HOYLAKE, England -- The beauty of the British Open rota is that it allows players -- and fans -- to become acclimated with its courses, allowing them to develop a familiarity with a venue that doesn’t necessarily expire after four rounds. Players tend to cling to old yardages books specifically to re-cycle local knowledge already learned in hopes it can pay dividends in a future visit.
Yet when it comes to this week’s return trip to Royal Liverpool, eight years removed from the R&A’s last visit, the carryover from one Open Championship to the next is less clear. A record heat wave in 2006 left the Hoylake links an even lighter shade of brown than club members are accustom for July.
With that in mind, rather than similarities from years past, here are the five biggest differences we’ll see this week at Hoylake.
1. Course conditions.
The safest bet in all of England is that, unlike Tiger Woods in 2006, this year’s winner of the claret jug will hit his driver more than once this week. Ask almost any player present in 2006 the biggest difference between then and now and they’ll offer a variation on the same theme.
“Well,” chimed Darren Clarke, “the course is actually green.”
Lush is the way other players described it, the irony being that U.S. Open host Pinehurst No. 2 might feel more like a links course than Hoylake by week’s end.
What does it specifically mean? A softer course, which at 7,312 yards is only 54 yards longer than in 2006, will no doubt cause players to be more aggressive off the tee. Although perhaps not as aggressive as you might think. Hoylake’s narrow fairways make strategy off the tee a key element. Given the firm conditions in 2006, there little reason to risk using driver. This year, though, the option comes into play and actually might create a dilemma for players as the tournament gets under way.
"On some downwind holes there's a chance to hit it over some bunkers [with driver]," said Adam Scott, "and I'll try and do that and take advantage of driving the ball well if I am. But if not, I'll be trying to stay out of the bunkers because they’re an instant penalty."
2. Brits contending.
Another storyline from 2006 was the poor play of the British contingent in the field. European Ryder Cup players Ian Poulter, Colin Montgomerie and David Howell all missed the cut while Luke Donald and Paul Casey finished a disappointing T-35 and 71st respectively. Entering Sunday’s final round, only Greg Owen was in the top 10 and he dropped out with a closing 75, leaving now forgotten Anthony Wall as the low Brit at T-11, 10 back of Woods.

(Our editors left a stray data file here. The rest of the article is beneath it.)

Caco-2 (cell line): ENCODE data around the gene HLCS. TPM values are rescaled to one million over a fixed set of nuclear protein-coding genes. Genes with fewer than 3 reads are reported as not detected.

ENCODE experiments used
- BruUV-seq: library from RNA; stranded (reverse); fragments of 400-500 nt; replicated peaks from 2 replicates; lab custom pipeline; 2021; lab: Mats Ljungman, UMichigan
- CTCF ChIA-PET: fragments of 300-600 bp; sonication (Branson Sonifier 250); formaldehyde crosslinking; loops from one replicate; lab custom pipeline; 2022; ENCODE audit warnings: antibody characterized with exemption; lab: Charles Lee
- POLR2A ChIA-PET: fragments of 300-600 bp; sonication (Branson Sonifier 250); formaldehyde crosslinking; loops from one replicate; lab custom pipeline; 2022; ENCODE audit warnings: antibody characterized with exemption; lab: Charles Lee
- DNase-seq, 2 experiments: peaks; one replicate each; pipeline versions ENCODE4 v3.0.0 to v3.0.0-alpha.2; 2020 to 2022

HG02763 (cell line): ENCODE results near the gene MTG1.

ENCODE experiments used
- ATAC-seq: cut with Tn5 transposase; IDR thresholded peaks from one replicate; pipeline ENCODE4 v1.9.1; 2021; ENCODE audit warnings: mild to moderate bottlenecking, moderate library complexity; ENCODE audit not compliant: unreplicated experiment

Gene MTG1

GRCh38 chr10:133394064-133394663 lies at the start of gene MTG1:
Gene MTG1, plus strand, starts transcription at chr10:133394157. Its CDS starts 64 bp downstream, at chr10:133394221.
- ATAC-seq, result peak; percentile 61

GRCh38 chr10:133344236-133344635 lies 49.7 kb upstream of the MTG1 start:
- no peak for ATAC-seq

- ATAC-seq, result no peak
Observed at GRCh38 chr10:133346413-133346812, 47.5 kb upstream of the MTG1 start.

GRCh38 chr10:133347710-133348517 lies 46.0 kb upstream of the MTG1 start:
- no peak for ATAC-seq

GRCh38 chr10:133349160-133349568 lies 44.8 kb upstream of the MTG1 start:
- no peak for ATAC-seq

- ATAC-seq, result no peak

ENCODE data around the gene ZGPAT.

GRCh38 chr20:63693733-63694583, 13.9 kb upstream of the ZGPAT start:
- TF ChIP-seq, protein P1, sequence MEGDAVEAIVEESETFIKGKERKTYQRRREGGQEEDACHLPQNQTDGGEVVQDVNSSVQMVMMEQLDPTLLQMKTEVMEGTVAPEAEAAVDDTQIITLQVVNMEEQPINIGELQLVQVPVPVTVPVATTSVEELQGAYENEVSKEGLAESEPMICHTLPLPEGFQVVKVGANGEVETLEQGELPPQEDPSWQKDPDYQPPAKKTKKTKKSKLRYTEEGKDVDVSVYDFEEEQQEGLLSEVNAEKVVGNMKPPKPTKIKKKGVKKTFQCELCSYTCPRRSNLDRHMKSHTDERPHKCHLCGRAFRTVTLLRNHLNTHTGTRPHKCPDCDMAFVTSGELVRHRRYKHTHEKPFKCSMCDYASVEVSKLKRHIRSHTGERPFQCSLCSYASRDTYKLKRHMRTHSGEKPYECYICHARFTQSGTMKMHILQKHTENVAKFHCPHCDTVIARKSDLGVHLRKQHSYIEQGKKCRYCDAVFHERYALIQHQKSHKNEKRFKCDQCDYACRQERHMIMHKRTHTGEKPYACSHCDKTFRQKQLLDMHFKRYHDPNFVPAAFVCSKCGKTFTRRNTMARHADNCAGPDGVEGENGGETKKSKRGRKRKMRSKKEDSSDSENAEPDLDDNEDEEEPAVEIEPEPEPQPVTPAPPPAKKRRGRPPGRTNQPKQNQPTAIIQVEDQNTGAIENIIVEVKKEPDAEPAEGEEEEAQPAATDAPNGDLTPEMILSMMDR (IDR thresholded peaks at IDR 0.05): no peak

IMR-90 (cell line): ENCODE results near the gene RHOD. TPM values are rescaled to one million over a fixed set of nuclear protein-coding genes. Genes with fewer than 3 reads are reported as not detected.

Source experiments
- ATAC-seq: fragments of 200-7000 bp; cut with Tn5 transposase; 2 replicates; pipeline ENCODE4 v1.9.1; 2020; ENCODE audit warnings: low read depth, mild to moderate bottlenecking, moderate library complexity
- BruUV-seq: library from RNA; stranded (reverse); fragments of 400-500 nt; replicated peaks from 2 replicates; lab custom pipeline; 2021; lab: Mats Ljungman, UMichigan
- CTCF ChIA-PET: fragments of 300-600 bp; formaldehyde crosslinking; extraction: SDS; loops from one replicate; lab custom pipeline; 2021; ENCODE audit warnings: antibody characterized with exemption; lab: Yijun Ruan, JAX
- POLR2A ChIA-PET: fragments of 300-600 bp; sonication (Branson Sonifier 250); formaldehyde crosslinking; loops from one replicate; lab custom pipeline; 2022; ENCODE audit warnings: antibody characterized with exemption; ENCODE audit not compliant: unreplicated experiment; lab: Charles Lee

A repeat of that performance would be hard to imagine if for no other reason than the current form of Justin Rose, last week’s Scottish Open winner and among the betting favorites this week. Donald, Howell Casey and Poulter are all also back looking for redemption (although a cyst in Poulter’s wrist might give pause to those interested in dropping a few pounds on him this week). Toss in Northern Ireland’s Rory McIlroy and Graeme McDowell, both enjoying solid 2014 seasons, and it would seem there are plenty of potential contenders from the British Isles.
3. The 18th green.
Woods’ emotional embrace of caddie Steve Williams upon winning the 2006 Open title shortly after the death of Tiger’s father is among that event’s most memorable moments. The scene around the final hole should be even grander this year. The R&A is boasting this as the first horseshoe grandstand in its history, with roughly 7,000 seats available (see below). All told the R&A anticipates roughly 200,000 spectators for the week. The only venue that gets more on the rota is St. Andrews.
4. Cell phones.
When Hoylake hosted in 2006, it was the first time the course had held the Open since 1967. Excited fans all seemed to want to chronicle the event, most specifically the impressive performance of Woods, by snapping pictures with cell phones throughout the tournament. Several times during Saturday and Sunday round fans were admonished for their cellphone use, to the point where the Monday after the championship the R&A announced it would restrict their use at future Opens.
Flash forward to 2014 and there is any interesting development. While the rules prohibit fans from using cell phones to take photos, the use of mobile devices has been encouraged with a complimentary Wifi network spread around the course that provide access strictly The Open App for spectators to follow the action.
5. Sergio Garcia’s dress.
A canary yellow hat, shirt and pants on Sunday, with the white belt tossed in, made the Spaniard easy pickings for the fashion police, and Garcia’s case wasn’t improved by the site for a closing 73.
Still, you could make an argument that Garcia was ahead of his time, given the bright outfits that players commonly sport these days. Even so, a more toned down look is on Garcia’s agenda, with a modest blue shirt and black pants as part of his Sunday script.